In the next episode of The CW series The Flash, entitled “Abra Kadabra,” The Flash (Grant Gustin) battles Abra Kadabra (David Dastmalchian), a villain from Earth-19 of the 64th Century, who has a very specific grudge against the speedster. When Abra offers to reveal Savitar’s true identity, if Barry Allen will release him, Barry very deeply considers taking the deal, until Gypsy (Jessica Camacho) shows up to nab the troublemaker for herself.
During this 1-on-1 phone interview with Collider, actor David Dastmalchian talked about being a part of so many top secret projects, how cool it is to get to play a character like Abra Kadabra, using his knowledge to manipulate Barry, why this episode plays out like a comic book, how being from the 64th Century informs who this guy is, and the fun of getting to learn real magic tricks for the role.
Collider: You’ve previously been a part of projects like The Dark Knight, Ant-Man and Gotham, now you’re on The Flash, and you’ve got Twin Peaks and Blade Runner 2049, which are all very secretive. Which was the most secretive, and what measures of secrecy were taken?
DAVID DASTMALCHIAN: Everything has been secretive. My first job was The Dark Knight, and I had to go to an office to sign NDAs and some legal paperwork to be able to get the pages. The part that I auditioned for wasn’t the part that I played in the film. The part I auditioned for was one of the bank robbers – the clowns – at the top, in the heist sequence. So, when I got this other role, I had to go to an office and sign some papers, and then I got handed these three pages of script, which were what I’ve come to learn in the years since, since I’ve actually become a working actor, dummy sides. They weren’t even real script pages! So, I memorized the one line that I thought I had, which was, “There he is, let’s get him!” I drove around in Chicago, practicing saying, “There he is, let’s get him!” And then, when I showed up for work, that wasn’t even what I was doing or saying. That’s pretty serious! But, almost everything I’ve done has been shrouded in some kind of secrecy. And I have two upcoming projects that I’m very thrilled about, but I’m afraid to even utter their names because the knock will be downstairs, as soon as I get off the phone with you.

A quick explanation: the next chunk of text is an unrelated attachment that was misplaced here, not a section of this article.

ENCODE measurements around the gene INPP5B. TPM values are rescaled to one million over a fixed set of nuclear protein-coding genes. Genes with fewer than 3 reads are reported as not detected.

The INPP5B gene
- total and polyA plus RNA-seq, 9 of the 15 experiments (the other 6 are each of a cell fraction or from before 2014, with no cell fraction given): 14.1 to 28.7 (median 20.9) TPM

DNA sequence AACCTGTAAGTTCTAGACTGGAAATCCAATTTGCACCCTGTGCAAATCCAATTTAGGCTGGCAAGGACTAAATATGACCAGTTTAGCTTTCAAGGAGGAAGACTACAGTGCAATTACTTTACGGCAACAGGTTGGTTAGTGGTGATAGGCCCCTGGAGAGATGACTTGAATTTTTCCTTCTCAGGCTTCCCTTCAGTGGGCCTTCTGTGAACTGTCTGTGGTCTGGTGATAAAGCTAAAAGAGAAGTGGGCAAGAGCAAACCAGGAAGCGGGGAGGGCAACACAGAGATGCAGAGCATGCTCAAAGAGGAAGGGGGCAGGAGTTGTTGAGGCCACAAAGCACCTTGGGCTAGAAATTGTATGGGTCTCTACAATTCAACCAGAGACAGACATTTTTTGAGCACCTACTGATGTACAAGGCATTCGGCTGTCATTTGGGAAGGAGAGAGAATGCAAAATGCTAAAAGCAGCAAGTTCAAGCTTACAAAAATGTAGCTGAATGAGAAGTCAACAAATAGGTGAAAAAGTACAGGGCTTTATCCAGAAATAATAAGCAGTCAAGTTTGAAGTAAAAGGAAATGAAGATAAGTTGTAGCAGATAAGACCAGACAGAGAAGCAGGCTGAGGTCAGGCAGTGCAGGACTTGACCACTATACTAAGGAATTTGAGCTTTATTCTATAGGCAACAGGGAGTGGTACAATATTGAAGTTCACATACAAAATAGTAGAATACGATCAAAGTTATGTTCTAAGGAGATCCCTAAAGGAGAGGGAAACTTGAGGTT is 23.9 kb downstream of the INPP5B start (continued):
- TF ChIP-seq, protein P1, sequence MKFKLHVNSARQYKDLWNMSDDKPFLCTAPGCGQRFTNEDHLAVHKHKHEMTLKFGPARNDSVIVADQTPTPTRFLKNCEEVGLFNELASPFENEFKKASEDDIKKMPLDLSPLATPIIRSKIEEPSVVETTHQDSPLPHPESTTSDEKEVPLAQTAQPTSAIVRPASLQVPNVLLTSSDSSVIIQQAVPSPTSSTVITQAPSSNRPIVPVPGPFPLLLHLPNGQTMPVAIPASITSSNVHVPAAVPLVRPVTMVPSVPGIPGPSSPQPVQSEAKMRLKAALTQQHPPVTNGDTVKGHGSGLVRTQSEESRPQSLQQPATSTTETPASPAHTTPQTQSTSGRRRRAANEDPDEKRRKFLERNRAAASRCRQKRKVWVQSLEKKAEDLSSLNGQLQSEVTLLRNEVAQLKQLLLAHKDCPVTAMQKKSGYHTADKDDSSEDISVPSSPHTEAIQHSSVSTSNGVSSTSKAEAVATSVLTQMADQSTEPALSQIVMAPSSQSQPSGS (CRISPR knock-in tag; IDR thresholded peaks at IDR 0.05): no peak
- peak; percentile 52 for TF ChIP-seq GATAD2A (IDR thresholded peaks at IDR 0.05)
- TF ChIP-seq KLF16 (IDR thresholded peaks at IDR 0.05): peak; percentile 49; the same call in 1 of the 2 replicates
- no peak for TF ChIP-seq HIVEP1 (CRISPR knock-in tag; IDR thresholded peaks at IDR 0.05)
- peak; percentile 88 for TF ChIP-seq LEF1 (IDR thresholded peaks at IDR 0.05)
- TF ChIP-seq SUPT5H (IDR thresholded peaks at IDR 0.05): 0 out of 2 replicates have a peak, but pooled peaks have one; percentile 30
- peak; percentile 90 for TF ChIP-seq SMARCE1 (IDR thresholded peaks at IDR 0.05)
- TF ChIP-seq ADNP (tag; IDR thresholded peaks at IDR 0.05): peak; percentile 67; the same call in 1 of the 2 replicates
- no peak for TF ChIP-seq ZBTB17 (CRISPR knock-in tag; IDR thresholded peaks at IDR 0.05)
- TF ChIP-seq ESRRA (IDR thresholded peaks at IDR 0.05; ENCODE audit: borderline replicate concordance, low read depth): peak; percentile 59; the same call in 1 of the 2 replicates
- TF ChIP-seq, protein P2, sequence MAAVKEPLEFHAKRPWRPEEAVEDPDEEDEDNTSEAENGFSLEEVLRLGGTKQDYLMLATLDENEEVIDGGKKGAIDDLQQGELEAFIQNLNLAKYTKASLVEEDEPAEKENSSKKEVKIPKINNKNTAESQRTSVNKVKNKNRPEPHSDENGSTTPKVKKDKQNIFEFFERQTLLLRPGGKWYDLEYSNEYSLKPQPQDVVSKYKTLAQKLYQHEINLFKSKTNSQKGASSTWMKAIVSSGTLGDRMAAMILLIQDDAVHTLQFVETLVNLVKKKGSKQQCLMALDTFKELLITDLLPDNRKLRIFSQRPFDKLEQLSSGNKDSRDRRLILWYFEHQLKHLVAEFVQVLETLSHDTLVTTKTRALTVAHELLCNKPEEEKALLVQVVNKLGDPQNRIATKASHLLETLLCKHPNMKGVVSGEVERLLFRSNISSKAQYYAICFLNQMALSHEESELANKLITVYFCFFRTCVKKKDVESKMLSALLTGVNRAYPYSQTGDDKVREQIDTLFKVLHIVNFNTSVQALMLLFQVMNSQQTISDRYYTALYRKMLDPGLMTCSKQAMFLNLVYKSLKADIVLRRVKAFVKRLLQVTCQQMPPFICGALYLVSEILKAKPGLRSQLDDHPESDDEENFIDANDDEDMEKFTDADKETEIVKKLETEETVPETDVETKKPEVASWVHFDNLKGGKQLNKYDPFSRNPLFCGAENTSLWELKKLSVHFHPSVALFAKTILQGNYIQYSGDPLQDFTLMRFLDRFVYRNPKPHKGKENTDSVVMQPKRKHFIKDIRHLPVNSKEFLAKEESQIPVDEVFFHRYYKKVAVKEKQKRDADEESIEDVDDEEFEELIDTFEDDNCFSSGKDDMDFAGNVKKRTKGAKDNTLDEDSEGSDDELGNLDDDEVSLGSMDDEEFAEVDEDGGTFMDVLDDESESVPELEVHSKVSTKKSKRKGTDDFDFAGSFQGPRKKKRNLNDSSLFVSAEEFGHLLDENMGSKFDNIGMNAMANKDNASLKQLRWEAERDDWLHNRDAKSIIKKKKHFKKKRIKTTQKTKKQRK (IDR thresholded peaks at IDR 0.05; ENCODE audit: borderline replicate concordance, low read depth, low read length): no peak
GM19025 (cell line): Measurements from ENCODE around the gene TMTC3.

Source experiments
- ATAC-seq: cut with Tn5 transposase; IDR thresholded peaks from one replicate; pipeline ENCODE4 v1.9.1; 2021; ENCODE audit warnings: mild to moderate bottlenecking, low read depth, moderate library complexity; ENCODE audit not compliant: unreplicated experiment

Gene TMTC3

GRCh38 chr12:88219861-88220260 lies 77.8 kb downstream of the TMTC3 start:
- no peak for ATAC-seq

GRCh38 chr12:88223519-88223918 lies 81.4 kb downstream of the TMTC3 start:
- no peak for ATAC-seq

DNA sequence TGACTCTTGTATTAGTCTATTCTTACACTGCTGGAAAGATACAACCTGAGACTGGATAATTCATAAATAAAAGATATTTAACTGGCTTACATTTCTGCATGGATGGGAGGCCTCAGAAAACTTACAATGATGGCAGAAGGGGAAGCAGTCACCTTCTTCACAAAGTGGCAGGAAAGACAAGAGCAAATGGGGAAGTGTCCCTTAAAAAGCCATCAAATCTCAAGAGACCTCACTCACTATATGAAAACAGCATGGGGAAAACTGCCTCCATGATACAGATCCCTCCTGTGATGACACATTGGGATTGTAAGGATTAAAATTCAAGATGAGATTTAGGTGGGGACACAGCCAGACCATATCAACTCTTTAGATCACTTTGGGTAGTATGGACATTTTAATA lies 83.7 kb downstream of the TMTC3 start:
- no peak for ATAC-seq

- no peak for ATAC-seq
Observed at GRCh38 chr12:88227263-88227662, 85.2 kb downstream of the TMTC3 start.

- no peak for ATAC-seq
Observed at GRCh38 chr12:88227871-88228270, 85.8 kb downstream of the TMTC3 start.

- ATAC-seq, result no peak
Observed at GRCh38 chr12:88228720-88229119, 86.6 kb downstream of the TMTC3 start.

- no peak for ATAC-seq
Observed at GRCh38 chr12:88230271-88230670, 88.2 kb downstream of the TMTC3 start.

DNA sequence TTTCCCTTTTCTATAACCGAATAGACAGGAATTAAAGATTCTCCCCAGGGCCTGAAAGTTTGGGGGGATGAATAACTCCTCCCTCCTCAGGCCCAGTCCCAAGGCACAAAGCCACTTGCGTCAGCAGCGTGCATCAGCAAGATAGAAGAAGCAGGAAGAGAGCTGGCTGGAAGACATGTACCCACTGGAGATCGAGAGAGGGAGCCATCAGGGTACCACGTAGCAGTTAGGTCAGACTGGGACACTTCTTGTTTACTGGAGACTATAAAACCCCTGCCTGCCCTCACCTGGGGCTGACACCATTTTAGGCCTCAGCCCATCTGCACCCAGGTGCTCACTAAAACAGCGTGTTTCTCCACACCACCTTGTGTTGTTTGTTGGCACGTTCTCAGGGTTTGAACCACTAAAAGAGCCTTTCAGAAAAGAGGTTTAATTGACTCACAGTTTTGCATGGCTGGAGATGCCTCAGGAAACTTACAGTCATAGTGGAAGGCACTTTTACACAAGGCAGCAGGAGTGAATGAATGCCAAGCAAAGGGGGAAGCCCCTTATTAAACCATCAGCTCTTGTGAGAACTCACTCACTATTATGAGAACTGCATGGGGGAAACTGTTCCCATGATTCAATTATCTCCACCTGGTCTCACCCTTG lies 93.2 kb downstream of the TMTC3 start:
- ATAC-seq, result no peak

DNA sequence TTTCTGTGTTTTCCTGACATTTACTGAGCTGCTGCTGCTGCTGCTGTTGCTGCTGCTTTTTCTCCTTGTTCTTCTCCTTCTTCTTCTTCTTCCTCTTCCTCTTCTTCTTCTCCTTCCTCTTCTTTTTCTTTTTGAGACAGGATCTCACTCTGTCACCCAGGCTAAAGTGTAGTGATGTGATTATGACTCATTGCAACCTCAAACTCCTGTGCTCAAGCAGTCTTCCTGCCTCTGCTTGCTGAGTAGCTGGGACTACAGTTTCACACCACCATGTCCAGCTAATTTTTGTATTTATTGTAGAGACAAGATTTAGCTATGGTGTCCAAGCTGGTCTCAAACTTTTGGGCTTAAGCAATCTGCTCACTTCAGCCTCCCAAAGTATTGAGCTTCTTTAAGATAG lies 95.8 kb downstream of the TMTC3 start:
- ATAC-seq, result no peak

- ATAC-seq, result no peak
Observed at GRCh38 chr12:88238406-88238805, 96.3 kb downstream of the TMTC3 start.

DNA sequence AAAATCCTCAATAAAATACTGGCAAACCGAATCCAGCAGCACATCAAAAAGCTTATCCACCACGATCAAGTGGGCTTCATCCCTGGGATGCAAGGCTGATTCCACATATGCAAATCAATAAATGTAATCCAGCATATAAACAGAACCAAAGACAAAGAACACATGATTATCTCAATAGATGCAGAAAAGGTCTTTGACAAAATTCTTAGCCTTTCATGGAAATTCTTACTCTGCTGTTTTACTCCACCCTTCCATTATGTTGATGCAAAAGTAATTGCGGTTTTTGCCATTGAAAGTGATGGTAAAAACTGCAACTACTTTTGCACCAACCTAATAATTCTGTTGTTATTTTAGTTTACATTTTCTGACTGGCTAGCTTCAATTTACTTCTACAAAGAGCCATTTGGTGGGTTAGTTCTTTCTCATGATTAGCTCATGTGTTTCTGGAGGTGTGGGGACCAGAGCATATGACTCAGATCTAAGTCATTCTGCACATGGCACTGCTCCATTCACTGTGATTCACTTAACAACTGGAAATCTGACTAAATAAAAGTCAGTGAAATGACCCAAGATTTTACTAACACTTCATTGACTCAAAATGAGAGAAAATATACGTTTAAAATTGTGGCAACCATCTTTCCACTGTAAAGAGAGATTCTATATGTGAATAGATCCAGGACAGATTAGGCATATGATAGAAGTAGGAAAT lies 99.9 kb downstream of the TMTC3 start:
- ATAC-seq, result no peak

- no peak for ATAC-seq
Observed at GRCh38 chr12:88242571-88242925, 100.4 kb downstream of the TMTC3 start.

How cool is it for you to get to be a part of The Flash, playing Abra Kadabra?
DASTMALCHIAN: Even with The Flash, I was worried about what I can and can’t talk about. The way they wrote in the arrival of Abra into Barry’s life is that he’s coming from the future and he already has a huge chip on his shoulder about who The Flash is, what it means to be a speedster, who Barry is as a person, and what he’s done to his goals, as a magician. But, there are a good number of things we can talk about with this episode without spoiling the really fun reveals for the audience. It’s really crazy exciting to be celebrating the 50th anniversary of the comics shop I went to as a kid in Kansas City. I’m going to try to go back there for them, to celebrate. I just feel like I owe so much of my creative life and imagination to the heroes, and by that, I mean the creators, writers and inkers of the comics, and then the films that I grew up watching. It’s really freakin’ cool to be doing this!
We know that Abra Kadabra makes the offer to reveal Savitar’s true identity, if he’s let go. Is he truly sincere in that offer and can we trust the fact that he says he has that information, or is he the type of guy who would say anything to get out of a situation?
DASTMALCHIAN: Oh, I will say absolutely, on the record, that Abra Kadabra knows, 1,000%, the identity of Savitar. That’s no trick! With every magic trick, there comes some real concrete technology and real concrete information. How he can utilize that knowledge, and what power that gives him over Barry and his friends, and even Gypsy, who’s trying to take me back to Earth-19, is fascinating to watch unfold in this episode. This episode plays out, in many ways, like some of my favorite comic books have. In a short burst of time, we’re going to go on a hell of a ride with these guys. What’s also exciting about the way comic books work and this show works is that we know the hero doesn’t always have to win at the end of the episode or the end of the comic for the story to retain interest. So, he absolutely knows, but how he chooses to use that knowledge and how he ultimately pulls off his greatest trick on The Flash and his friends will have to remain to be seen.